3. NASA and JPL, with suggestions to make space better.
  4. various airlines, with suggestions to make aerodynamics better.

When that day comes, I will gladly help the Clueless to blur the distinction between Providers and Services.

User Journal

Journal Journal: Coder McKinnan o' the Cubicles (by Solomon Chang)

McKinnan was a coder who had worked a "Nine to Five",
And he started every morning with a grueling hour's drive.
With coworkers one day he went to fetch some coffee blend,
At a quiet little Starbucks, on which programmers depend.

'Twas here his people came to lay out web domains they tend.
'Twas here McKinnan briefly broke his train of thought just when
His eye then spied a bonnie lass, with body Flockhart-slim,
But his boss stepped in to stop McKinnan, saying this to him:

"No lass as she could ever be with nerdy geeks like ye.
Oh, thy lot in life is loneliness as far as I can see.
McKinnan you're a coder, but a lover not ye be.
Now go back and patch our client's PHP."

And who should come in at that moment? Lo! 'Tis Fair Folk kin,
A member of the Seelie court on a Latté binge.
McKinnan 'pproached the fairy with his mortal friends in tow,
For when it came to flirting, 'tis what the Seelie fully know.

The fairy told McKinnan, "Though thy heart is lost of glee,
Be thankful of six figures have ye in your salary.
But matters of the heart, ye shan't like what I shall say,
But I say this unto you on behalf of all the fey:"

"No lass as she could ever be with nerdy geeks like ye.
Oh, thy lot in life is loneliness, and that's the way it be.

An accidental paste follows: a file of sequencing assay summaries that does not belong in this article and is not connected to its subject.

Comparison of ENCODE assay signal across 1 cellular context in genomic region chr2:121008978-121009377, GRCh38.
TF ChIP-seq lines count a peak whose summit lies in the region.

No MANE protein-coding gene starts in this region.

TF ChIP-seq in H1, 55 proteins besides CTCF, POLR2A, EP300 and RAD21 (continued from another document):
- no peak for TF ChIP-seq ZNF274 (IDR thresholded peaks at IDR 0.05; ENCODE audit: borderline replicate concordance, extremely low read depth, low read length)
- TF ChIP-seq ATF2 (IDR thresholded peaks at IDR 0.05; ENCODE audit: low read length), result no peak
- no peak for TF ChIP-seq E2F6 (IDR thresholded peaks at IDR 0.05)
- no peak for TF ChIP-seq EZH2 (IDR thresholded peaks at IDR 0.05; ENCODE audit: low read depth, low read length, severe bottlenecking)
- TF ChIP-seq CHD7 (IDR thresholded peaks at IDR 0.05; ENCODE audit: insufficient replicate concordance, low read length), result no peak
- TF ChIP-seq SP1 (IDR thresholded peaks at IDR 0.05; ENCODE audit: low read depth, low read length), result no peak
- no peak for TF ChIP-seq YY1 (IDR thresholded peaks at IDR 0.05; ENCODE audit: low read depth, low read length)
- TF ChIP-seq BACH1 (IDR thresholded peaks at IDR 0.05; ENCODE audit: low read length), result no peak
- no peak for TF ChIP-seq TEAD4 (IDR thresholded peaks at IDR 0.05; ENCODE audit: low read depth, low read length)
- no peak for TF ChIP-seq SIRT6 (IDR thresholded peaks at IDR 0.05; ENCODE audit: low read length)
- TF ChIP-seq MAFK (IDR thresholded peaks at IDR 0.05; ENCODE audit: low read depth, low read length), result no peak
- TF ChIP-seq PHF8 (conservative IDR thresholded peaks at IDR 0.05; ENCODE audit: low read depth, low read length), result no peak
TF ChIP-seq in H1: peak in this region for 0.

McKinnan you're a coder, but a lover not ye be,
For romance is not a struct you write in C."

McKinnan sat in silence, stunned, and wept with lip a-furled,
"How dare you call this 'wisdom', Fairy Fey not of this world!"
Then, leaning on the counter, he asked with a stubborn stare,
"Ah, who's the lass with blue jeans and the tank top o'er there?"

The cashier slowly shook his head and said with saddened face,
"'Tis odd that yer a programmer, yet ye don't know yer place.
McKinnan, when ye chose careers, ye also chose yer fate,
For 'tis true of every coder, ye are doomed to never date."

"No lass as she could ever be with nerdy geeks like ye.
Oh, thy lot in life is loneliness, 'cept for D&D.
McKinnan you're a coder, but a lover not ye be,
When you think a woman's heart is hacked in C."

McKinnan stirred his cappuccino, then he took a sip.
Turning to the others, he said, "You're all full of it!"
Gathering up his courage, he approached the lass so fair.
Whereas she shot him down with icy words atop an icy stare:

"A man like ye could never be with women such as me.
Oh, thy lot in life is loneliness, which you refuse to see.
McKinnan you're a coder, but a lover not ye be,
If you try to make a living in IT."

User Journal

Journal Journal: Ebay

Solomon's First Fundamental Rule of Ebay:
The first time you see something you like online will be the lowest price you will ever see it... and there will be less than two minutes left to the end of the auction, leaving you unsure as to the current street price of the item.

Solomon's Second Fundamental Rule of Ebay:
Any attempt to circumvent the First Rule via immediate purchase will cause you to fork over the highest amount you will ever see for that item.

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Technological progress has merely provided us with more efficient means for going backwards. -- Aldous Huxley